8. In the case of Damodar S. Prabhu (supra), both the appellant and the respondent had arrived at a settlement and had prayed for the compounding of the offence, which is in stark contradiction with the present case where no such settlement has been arrived at and the respondent has refused the offer of compounding the offence.

9. Further, in the case of Hitek Industries (supra), it has been emphasized that the offence under Section 138 of the Negotiable Instruments Act can be compounded at the discreation of the complainant and he cannot be forced to do so. The relevant para of the judgment is :-

“5……The word ‘compromise’ itself signifies an agreement between the two parties to compound the offence. If the parties do not agree to compound the offence, the Court has to proceed with the complaint. It is different thing that the Court on considering the offer of payment of cheque amount plus cost may not award a punishment of imprisonment and may only award penalty plus compensation. But the Court cannot force the respondent to enter into a compromise on deposit of cheque amount or the penalty amount by the accused. The Court can only advise/ask the respondent/complainant to consider the offer of compromise.”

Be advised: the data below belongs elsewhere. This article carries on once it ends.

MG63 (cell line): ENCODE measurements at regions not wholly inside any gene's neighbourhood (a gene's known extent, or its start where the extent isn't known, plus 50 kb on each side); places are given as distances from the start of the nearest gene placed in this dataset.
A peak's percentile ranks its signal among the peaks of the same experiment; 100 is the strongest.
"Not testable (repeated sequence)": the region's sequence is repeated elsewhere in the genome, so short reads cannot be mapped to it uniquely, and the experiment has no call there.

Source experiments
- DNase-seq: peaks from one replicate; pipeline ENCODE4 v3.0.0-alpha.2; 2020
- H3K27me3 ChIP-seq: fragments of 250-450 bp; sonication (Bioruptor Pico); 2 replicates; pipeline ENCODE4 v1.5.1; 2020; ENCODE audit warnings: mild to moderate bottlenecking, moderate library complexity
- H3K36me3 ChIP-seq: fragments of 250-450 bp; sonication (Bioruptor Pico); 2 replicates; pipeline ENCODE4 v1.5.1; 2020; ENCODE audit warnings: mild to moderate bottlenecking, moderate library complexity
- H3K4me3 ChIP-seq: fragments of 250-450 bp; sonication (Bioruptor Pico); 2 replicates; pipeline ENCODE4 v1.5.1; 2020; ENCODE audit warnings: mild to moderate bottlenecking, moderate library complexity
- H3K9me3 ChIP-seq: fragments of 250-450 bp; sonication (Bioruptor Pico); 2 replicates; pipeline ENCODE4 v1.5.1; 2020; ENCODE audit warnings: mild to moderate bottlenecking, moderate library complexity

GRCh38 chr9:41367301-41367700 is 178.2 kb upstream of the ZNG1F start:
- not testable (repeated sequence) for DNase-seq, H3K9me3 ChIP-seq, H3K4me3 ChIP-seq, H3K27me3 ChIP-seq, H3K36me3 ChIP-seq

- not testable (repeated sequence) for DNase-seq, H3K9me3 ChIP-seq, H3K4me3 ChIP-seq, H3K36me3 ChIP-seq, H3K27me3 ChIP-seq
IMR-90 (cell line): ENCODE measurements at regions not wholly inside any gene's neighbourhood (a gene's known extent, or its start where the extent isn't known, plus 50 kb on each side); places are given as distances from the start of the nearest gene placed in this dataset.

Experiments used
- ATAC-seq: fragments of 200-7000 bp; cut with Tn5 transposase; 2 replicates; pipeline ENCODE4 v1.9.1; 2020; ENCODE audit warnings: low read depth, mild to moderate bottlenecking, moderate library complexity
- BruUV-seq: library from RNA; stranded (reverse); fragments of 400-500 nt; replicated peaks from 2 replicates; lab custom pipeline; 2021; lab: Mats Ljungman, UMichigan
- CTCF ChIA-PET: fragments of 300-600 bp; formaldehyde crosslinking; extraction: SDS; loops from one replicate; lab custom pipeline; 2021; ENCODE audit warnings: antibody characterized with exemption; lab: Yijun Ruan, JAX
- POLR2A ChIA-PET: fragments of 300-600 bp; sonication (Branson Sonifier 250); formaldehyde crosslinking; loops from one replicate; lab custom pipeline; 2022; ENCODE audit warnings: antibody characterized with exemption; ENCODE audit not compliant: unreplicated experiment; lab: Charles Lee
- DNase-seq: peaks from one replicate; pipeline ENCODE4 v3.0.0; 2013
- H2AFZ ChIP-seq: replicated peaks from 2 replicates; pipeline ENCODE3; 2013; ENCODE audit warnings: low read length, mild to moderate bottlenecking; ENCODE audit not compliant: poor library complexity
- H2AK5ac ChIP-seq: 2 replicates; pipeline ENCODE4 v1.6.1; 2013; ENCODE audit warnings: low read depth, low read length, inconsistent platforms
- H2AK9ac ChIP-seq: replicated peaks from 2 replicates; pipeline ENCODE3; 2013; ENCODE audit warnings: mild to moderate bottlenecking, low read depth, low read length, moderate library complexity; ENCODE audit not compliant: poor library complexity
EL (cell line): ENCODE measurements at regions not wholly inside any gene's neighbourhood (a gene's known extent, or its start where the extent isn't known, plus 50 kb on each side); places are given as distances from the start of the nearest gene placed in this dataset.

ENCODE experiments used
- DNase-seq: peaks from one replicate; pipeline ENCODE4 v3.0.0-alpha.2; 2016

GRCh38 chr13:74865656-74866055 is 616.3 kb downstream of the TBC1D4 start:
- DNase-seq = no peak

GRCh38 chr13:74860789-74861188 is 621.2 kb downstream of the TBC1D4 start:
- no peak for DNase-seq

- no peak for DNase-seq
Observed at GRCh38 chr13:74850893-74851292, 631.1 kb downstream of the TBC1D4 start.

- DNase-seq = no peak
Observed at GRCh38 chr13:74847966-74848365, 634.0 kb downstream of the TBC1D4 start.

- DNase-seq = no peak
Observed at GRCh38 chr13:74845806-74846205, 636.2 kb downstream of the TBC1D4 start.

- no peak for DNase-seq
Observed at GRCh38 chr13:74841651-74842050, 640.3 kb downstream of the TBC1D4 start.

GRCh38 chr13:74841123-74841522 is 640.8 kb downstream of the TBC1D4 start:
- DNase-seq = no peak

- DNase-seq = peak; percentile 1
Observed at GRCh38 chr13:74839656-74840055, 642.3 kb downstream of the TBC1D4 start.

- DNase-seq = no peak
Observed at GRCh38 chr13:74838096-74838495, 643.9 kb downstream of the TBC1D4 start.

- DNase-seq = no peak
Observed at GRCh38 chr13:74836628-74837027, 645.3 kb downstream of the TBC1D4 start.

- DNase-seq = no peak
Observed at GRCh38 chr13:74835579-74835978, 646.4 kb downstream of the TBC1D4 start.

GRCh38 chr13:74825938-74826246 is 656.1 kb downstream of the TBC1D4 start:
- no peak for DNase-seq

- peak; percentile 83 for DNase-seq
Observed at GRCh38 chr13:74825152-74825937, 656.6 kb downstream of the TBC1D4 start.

10. Clearly, the cases relied upon by the counsel for the petitioner are of no help and are clearly distinguishable on facts as well as the ratio laid down on the issue of compounding the offence.

11. In view of the above discussion and the fact that the offer of compounding the offence made by the petitioners has been rejected by the respondent and consequently no compromise has been arrived at between the parties, the respondent cannot be coerced to compound the offence. The ld. trial Court has rightly rejected the application of the petitioners under Section 147 of the NI Act in the absence of any settlement between the parties.

12. I find no illegality or perversity in the impugned order of the ld. M.M. and the same is upheld and maintained by this Court. The petition being devoid of any merit is hereby dismissed.